Much like how social media giants Facebook and Twitter are utilizing our digital footprints to better understand consumer behavior, teachers are also turning to data analytics to learn more about their students. With more educational institutions adopting virtual learning management systems (such as Moodle, Edmodo, etc.), there are more opportunities for students to input valuable personal data. This grants schools more insight into their learning behavior, which then helps teachers come up with more effective curriculums in the future. There’s even an annual event dedicated to this field called the International Conference on Learning Analytics & Knowledge, which will be held in Germany this March.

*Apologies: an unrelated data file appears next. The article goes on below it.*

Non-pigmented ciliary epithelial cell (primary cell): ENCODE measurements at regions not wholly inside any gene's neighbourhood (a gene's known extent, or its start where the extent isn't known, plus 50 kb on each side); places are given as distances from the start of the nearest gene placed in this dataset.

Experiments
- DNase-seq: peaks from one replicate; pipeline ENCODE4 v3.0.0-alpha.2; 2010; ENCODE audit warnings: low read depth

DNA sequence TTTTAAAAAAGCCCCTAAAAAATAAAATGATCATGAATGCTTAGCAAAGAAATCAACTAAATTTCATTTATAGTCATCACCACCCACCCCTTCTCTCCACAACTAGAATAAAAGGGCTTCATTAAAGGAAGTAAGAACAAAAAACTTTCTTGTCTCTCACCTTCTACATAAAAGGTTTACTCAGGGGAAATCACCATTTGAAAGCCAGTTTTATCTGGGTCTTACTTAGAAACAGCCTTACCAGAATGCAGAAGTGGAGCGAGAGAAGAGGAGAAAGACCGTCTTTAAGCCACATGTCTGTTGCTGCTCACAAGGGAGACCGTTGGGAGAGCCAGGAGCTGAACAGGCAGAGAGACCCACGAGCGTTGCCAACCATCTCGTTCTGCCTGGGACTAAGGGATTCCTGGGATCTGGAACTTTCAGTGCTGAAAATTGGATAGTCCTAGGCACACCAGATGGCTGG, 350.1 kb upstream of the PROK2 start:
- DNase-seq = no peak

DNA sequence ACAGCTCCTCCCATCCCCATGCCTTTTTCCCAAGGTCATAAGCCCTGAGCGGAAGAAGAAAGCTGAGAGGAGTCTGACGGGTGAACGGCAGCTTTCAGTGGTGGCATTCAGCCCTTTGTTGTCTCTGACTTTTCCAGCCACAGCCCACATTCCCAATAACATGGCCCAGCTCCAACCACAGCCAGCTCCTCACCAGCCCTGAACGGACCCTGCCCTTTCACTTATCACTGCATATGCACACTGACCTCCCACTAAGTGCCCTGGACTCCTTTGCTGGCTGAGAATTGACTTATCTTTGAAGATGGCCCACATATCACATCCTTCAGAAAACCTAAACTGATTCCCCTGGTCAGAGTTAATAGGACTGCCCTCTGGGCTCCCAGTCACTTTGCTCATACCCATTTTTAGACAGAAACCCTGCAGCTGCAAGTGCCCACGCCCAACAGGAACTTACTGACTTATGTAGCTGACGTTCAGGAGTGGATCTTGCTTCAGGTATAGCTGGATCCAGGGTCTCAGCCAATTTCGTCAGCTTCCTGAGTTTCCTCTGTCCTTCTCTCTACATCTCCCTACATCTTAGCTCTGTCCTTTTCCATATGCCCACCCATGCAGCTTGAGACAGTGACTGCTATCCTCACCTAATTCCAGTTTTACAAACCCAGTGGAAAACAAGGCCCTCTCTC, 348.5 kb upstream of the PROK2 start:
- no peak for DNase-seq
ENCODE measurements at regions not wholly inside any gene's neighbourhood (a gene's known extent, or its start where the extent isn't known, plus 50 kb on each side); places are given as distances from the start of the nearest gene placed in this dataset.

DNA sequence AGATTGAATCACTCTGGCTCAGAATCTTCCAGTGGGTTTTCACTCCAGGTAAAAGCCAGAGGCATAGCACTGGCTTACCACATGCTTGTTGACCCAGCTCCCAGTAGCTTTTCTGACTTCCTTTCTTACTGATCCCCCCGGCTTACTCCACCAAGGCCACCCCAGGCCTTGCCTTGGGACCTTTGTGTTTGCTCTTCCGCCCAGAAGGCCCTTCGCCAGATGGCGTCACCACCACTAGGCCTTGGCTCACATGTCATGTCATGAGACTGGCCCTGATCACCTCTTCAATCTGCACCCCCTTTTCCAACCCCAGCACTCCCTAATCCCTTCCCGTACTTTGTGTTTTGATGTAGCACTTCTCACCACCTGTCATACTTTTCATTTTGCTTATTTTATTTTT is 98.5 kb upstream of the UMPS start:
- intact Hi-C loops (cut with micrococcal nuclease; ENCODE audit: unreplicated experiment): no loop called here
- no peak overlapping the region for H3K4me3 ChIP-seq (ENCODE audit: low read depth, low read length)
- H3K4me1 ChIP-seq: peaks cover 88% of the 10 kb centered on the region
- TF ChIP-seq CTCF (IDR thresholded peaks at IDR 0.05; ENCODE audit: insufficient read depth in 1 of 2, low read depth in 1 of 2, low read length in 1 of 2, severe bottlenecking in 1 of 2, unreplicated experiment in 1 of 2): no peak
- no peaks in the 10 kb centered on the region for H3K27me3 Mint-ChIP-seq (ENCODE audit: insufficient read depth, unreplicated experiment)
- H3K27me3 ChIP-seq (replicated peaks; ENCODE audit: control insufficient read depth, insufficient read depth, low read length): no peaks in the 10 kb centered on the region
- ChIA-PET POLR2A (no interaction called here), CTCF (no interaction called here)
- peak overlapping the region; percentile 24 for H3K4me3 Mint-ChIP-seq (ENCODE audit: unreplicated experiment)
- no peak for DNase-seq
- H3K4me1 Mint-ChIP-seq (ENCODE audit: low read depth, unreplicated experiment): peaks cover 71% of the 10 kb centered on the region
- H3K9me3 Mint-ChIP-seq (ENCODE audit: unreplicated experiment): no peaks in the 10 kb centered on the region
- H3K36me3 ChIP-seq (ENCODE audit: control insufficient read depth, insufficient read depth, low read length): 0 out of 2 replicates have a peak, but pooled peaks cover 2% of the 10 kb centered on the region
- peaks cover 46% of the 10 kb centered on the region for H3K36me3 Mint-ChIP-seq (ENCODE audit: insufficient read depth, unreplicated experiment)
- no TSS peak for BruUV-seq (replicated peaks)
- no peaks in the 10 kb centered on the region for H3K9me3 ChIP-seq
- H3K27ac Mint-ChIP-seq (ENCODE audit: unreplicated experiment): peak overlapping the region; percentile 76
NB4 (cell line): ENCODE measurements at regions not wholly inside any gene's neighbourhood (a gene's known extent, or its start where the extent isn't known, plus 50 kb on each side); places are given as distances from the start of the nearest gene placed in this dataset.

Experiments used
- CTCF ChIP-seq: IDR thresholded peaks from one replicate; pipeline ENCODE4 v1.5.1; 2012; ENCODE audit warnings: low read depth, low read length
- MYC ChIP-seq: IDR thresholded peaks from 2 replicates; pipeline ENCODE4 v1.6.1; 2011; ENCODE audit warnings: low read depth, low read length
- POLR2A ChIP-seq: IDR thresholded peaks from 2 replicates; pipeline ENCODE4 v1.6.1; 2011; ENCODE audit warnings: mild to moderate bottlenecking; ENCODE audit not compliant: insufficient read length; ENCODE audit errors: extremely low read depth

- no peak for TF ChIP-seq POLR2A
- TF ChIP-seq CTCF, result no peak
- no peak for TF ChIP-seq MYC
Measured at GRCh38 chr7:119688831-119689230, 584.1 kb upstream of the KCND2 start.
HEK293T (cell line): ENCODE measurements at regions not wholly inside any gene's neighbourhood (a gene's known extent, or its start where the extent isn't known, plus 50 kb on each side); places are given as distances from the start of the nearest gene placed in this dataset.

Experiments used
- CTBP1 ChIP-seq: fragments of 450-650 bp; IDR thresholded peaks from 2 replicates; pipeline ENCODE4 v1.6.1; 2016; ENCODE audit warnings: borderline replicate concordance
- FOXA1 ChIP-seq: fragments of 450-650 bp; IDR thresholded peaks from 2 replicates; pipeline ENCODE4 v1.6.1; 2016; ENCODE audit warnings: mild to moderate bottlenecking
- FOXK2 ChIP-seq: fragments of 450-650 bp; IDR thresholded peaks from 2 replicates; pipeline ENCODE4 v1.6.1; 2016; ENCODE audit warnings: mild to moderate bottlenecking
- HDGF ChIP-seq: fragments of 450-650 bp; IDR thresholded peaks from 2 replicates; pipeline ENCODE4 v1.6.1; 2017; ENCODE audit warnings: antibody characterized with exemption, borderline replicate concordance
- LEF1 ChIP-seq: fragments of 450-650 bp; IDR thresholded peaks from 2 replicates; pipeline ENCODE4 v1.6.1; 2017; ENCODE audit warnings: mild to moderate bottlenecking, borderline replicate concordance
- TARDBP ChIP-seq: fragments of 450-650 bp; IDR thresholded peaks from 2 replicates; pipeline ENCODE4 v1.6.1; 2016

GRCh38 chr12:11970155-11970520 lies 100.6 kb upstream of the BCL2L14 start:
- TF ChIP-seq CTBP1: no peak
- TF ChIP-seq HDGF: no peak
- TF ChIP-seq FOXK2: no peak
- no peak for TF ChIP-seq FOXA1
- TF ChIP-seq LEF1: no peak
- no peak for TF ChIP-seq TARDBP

The concept of 3D printing is nothing new. As explained in a 3D printing guide by HP, the technology has long been utilized for customizing auto parts, casting concrete for architecture, and even creating biological structures. Over time, 3D printing has expanded outside of niche uses, and is now impacting schools too. Our guest writer Jacqui Murray mentions some of its popular uses in education, such as producing scaled models for math and history classes, as well as creating “visual aids” to make learning more immersive. True enough, 3D printed objects (like biological samples and electrical models) as visual aids has significantly improved the learning capacity of students. With models being nearly identical to the actual things, lessons become easier to understand.